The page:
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Employment impacts of the Common Agricultural Policy in Eastern Germany – A regional panel data approach


  • Petrick, Martin
  • Zier, Patrick


Politicians and farm lobbyists frequently use the argument that agricultural policy is necessary to safeguard jobs in agriculture. We explore whether this is true by conducting an econometric ex-post evaluation of the European Union’s Common Agricultural Policy in the three East German States Brandenburg, Saxony, and Saxony-Anhalt. Whereas previous studies have employed descriptive statistics or qualitative methods and have looked at single policy instruments in isolation, we apply a difference-in-difference estimator to analyse the employment effects of the entire portfolio of CAP measures simultaneously. Based on panel data at the county level, we find that direct payments for livestock, investment aid and transfers to less favoured areas had a zero marginal employment effect. Increases in direct area payments on average led to labour shedding, as simultaneous decoupling made transfer payments independent of factor allocation. Spending on modern technologies in processing and marketing also led to job losses in agriculture. Agro-environmental measures, on the other hand, kept labour intensive technologies in production or induced them. In light of the recent “health check” agreements on additional modulation, this analysis calls into question whether an expansion of existing second pillar measures is a reasonable way to use the modulated funds.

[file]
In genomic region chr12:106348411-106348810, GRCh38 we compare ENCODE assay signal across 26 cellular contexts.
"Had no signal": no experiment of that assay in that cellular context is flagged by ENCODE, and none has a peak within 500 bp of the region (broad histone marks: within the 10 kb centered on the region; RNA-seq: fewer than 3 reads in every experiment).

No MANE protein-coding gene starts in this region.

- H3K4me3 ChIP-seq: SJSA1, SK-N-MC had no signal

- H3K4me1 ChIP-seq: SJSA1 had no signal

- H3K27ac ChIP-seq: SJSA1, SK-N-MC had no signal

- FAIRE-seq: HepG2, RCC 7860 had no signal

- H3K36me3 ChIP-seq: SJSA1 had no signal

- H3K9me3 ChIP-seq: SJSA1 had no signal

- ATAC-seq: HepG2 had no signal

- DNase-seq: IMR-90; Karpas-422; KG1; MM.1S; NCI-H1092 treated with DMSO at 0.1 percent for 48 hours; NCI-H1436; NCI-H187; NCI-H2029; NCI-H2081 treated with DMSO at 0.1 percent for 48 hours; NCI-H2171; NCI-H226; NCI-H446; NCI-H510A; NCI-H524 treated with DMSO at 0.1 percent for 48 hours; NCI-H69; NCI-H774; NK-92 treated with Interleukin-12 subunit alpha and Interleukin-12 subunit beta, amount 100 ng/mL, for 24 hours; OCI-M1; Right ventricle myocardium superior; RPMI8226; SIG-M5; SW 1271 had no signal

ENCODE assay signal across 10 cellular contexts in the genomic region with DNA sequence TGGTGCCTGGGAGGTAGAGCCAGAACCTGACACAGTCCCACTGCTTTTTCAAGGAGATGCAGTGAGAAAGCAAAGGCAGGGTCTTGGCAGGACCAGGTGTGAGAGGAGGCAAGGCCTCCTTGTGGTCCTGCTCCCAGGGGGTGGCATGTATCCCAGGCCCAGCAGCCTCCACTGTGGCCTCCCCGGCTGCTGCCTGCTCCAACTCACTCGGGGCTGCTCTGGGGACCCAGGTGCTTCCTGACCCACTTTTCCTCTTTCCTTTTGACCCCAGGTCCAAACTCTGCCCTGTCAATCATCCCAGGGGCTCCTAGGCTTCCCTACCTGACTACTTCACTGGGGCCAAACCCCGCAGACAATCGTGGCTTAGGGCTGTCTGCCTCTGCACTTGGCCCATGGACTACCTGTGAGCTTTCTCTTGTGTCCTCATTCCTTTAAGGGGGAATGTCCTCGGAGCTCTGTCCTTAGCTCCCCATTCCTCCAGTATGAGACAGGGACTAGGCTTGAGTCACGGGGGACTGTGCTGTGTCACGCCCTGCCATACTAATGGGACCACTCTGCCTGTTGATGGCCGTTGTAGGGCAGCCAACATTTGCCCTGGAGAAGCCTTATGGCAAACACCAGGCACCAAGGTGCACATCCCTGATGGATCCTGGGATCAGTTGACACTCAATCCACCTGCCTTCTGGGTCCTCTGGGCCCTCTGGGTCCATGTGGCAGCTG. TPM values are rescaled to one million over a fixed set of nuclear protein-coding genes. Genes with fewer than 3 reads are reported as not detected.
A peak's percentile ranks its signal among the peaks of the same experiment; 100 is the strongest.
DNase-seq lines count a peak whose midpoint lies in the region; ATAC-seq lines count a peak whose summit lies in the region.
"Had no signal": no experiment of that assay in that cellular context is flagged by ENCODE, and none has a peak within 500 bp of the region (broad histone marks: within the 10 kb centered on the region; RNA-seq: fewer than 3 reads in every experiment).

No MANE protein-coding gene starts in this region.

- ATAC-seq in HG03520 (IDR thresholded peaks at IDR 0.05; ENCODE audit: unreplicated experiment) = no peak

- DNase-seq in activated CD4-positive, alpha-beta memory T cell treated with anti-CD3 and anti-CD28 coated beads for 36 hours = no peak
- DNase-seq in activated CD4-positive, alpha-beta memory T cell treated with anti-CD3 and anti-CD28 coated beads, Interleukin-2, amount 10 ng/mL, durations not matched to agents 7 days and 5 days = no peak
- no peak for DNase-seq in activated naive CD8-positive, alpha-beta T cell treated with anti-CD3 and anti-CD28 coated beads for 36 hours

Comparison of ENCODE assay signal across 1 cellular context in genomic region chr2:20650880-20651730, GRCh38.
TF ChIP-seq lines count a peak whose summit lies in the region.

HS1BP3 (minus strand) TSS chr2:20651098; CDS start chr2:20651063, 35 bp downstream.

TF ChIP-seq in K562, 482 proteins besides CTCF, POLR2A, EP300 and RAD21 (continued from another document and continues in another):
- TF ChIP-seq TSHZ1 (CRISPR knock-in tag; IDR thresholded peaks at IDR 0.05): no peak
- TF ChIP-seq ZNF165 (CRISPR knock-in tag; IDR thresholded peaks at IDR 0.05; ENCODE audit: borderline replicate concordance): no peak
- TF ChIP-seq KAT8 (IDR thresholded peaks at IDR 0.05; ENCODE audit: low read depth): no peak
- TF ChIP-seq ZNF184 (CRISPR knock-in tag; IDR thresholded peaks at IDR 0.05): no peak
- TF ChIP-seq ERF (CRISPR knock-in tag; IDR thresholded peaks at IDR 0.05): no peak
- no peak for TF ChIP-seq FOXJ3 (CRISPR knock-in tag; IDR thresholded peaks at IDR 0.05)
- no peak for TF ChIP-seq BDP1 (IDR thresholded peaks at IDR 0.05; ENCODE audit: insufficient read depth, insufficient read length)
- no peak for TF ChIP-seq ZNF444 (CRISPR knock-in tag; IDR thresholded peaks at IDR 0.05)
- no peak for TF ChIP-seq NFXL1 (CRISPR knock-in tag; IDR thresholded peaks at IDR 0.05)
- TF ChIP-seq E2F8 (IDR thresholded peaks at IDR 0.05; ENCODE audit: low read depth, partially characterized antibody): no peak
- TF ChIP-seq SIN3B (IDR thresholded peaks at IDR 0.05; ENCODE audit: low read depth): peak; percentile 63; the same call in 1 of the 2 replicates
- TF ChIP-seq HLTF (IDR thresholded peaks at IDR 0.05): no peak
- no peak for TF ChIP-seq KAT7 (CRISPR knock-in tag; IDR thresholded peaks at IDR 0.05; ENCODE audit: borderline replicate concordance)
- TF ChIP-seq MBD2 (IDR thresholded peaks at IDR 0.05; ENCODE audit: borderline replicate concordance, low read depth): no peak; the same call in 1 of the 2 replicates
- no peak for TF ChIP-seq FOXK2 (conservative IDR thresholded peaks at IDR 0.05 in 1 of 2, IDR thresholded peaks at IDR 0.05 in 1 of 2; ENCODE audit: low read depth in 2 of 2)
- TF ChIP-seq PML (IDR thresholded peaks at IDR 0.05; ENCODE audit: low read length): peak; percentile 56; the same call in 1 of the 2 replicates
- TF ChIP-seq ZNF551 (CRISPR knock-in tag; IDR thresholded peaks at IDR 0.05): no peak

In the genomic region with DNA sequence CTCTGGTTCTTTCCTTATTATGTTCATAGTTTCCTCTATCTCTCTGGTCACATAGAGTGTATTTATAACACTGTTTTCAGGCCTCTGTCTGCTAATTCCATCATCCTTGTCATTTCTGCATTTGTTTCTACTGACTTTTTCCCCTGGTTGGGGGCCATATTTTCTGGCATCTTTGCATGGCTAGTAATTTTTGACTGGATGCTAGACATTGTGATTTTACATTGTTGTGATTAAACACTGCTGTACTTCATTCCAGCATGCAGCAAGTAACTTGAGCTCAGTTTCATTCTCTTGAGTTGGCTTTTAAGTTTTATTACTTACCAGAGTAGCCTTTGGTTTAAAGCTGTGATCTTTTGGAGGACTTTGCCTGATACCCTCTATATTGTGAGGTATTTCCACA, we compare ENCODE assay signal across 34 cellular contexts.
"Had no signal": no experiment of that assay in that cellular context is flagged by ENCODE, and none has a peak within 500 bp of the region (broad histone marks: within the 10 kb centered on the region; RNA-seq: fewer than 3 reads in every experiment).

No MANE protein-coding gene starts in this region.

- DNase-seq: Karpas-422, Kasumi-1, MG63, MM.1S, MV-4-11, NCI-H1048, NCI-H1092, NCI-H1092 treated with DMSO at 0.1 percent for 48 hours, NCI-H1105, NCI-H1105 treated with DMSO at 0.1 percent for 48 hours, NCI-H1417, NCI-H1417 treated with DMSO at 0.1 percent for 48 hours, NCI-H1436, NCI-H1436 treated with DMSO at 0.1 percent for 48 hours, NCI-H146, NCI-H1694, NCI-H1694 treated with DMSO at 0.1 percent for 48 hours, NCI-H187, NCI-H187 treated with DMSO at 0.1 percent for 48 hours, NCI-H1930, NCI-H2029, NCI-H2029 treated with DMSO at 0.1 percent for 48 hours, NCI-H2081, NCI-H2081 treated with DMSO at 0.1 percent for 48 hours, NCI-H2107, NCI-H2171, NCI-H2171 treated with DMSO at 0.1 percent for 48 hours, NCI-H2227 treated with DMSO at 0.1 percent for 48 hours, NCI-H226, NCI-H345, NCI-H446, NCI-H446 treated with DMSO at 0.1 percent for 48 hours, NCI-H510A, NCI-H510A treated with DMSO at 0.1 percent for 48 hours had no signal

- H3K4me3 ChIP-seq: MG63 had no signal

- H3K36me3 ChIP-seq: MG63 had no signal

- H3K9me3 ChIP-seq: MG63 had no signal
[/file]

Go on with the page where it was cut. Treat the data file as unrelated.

Suggested Citation

  • Petrick, Martin & Zier, Patrick, 2009. "Employment impacts of the Common Agricultural Policy in Eastern Germany – A regional panel data approach," 2009 Conference, August 16-22, 2009, Beijing, China 50219, International Association of Agricultural Economists.
  • Handle: RePEc:ags:iaae09:50219

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    References listed on IDEAS

    1. Andrea Pufahl & Christoph R. Weiss, 2009. "Evaluating the effects of farm programmes: results from propensity score matching," European Review of Agricultural Economics, Foundation for the European Review of Agricultural Economics, vol. 36(1), pages 79-101, March.
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    Cited by:

    1. Lilli Aline Schroeder & Alexander Gocht & Wolfgang Britz, 2015. "The Impact of Pillar II Funding: Validation from a Modelling and Evaluation Perspective," Journal of Agricultural Economics, Wiley Blackwell, vol. 66(2), pages 415-441, June.

    More about this item


    Impact analysis; Agricultural employment; Common Agricultural Policy; Agricultural and Food Policy; Labor and Human Capital; Q18; J43; R58;

    JEL classification:

    • Q18 - Agricultural and Natural Resource Economics; Environmental and Ecological Economics - - Agriculture - - - Agricultural Policy; Food Policy
    • J43 - Labor and Demographic Economics - - Particular Labor Markets - - - Agricultural Labor Markets
    • R58 - Urban, Rural, Regional, Real Estate, and Transportation Economics - - Regional Government Analysis - - - Regional Development Planning and Policy


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